Damon Zick: Hector, Desmond and Titus

Saxophonist/composer Damon Zick allows this composition to develop by holding back on the horns early on and allowing pianist Adam Benjamin to tease out the harmonic structure. It's what sets “Hector, Desmond, and Titus” apart from the normal head/solos/head kind of thing. Tension slowly builds as Benjamin and drummer Nate Wood set down a few chords and arpeggios, making them solidify just before the sax and trombone kick in. It's seems like a musical unveiling.

The head splits into two parts, the first segment with a fast-moving “Night In Tunisia” vibe. The second, a descending tumble of lines. It's a perfect setup for the segues into solos. It's tough to pick a favorite solo here, mostly because my ears are really partial to the trombone. But still, the nod has to go to Zick, who takes great liberties with time, stretching ideas across bar lines and generally pushing the energy level quite high - so much so that when the head reappears, it seems almost sad because you know the song is about to end. Great stuff.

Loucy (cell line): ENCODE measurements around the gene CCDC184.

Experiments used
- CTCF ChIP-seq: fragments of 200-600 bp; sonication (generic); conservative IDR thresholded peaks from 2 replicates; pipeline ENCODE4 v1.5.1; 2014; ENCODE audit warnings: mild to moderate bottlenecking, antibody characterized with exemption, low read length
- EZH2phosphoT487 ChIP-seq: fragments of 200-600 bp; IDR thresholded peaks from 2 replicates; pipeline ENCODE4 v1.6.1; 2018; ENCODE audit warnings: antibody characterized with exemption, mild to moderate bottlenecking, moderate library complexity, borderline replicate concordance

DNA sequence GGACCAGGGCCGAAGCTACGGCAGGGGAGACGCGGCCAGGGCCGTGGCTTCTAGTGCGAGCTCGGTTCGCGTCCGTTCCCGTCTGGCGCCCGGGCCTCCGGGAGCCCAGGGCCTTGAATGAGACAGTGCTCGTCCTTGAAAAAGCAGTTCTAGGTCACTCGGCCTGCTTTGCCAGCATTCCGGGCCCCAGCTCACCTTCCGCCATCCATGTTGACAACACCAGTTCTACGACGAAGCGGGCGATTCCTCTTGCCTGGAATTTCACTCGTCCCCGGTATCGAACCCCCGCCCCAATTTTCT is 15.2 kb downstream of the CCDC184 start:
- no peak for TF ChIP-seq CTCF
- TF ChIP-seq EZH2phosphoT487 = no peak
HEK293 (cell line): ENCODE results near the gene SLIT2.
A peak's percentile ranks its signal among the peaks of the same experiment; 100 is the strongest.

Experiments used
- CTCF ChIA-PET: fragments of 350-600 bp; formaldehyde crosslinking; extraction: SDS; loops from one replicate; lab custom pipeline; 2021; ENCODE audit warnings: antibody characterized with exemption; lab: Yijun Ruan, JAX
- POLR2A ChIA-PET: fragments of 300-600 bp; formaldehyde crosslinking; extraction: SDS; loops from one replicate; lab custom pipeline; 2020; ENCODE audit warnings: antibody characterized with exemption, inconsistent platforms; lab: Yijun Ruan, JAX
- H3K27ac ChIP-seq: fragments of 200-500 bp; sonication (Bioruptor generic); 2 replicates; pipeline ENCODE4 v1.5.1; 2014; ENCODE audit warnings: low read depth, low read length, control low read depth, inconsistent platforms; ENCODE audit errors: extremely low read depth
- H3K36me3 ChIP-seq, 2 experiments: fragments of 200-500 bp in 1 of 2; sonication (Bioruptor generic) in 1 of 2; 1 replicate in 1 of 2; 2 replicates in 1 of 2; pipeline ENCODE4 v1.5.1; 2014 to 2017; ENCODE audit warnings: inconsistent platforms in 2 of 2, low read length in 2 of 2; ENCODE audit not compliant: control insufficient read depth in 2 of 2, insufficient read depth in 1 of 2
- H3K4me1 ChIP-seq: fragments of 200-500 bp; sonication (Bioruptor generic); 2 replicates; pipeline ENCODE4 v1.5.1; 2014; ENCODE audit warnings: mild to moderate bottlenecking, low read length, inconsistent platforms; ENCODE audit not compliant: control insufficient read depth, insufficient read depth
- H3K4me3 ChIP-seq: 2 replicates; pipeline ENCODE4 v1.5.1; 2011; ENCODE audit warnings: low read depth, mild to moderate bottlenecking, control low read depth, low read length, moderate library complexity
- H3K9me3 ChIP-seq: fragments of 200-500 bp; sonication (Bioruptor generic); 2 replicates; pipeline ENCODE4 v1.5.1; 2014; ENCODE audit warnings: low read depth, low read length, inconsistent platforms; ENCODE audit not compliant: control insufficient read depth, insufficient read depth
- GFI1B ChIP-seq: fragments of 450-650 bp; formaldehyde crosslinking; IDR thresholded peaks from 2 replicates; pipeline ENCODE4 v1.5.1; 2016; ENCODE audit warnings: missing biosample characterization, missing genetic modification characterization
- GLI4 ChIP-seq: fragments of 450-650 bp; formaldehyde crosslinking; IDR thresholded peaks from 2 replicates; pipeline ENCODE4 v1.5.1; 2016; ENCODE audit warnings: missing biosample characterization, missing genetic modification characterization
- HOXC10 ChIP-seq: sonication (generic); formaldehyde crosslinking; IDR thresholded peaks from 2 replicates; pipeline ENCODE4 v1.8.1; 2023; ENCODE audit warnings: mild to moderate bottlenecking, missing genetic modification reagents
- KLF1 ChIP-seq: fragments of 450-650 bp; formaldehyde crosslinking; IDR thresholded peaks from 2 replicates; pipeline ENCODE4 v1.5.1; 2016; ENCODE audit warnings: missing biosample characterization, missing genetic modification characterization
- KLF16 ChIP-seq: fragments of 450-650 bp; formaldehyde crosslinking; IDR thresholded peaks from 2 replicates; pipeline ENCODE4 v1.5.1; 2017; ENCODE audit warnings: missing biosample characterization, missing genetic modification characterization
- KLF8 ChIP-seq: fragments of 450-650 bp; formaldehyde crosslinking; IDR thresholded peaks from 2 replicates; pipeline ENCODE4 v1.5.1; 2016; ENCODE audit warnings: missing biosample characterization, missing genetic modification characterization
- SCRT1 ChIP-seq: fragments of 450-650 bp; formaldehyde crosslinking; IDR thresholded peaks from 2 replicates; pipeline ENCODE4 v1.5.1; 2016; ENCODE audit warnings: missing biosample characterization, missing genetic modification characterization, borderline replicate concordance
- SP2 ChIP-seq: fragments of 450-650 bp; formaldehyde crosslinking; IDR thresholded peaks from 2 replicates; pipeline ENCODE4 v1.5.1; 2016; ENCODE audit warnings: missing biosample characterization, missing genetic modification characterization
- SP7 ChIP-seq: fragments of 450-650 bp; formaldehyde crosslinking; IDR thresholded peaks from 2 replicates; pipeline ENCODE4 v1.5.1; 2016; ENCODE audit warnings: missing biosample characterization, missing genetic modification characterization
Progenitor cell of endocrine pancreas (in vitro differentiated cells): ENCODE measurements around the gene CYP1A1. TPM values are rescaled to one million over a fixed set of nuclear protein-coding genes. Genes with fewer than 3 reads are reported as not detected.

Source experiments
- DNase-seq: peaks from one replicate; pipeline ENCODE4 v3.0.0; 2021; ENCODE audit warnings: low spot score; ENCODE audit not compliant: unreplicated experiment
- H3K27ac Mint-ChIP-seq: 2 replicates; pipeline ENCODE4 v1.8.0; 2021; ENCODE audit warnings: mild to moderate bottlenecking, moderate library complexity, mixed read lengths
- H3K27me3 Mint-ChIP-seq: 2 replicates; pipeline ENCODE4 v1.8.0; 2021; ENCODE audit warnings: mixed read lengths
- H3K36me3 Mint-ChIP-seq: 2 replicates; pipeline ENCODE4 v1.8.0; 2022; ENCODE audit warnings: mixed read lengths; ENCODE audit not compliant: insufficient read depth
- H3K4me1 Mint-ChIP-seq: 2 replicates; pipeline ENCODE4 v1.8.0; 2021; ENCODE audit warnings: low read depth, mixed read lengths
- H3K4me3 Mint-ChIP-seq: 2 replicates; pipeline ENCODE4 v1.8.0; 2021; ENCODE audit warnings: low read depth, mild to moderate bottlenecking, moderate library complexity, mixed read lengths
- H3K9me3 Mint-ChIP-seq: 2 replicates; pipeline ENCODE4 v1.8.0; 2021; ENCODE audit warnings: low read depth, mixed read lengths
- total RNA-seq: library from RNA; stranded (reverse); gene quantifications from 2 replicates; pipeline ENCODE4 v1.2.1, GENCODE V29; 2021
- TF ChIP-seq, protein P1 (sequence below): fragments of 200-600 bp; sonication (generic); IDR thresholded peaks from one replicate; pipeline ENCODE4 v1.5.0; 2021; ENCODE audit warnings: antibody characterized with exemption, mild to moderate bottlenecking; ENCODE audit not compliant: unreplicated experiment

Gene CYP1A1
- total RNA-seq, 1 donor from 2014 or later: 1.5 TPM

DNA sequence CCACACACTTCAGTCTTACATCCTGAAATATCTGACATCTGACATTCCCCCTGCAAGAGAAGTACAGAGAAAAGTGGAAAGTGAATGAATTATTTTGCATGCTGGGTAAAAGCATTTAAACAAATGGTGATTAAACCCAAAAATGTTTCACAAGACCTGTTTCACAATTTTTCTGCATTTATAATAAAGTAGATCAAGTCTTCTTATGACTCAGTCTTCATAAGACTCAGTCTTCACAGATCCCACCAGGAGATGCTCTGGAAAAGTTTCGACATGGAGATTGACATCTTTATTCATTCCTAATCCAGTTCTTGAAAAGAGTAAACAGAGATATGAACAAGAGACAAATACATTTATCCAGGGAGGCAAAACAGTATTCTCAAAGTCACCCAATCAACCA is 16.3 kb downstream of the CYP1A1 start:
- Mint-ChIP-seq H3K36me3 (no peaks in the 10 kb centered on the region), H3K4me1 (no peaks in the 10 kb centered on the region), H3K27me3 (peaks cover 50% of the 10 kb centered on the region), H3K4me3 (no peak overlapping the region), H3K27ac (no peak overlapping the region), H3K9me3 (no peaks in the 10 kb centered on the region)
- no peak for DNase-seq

May 21, 2009 · 0 comments


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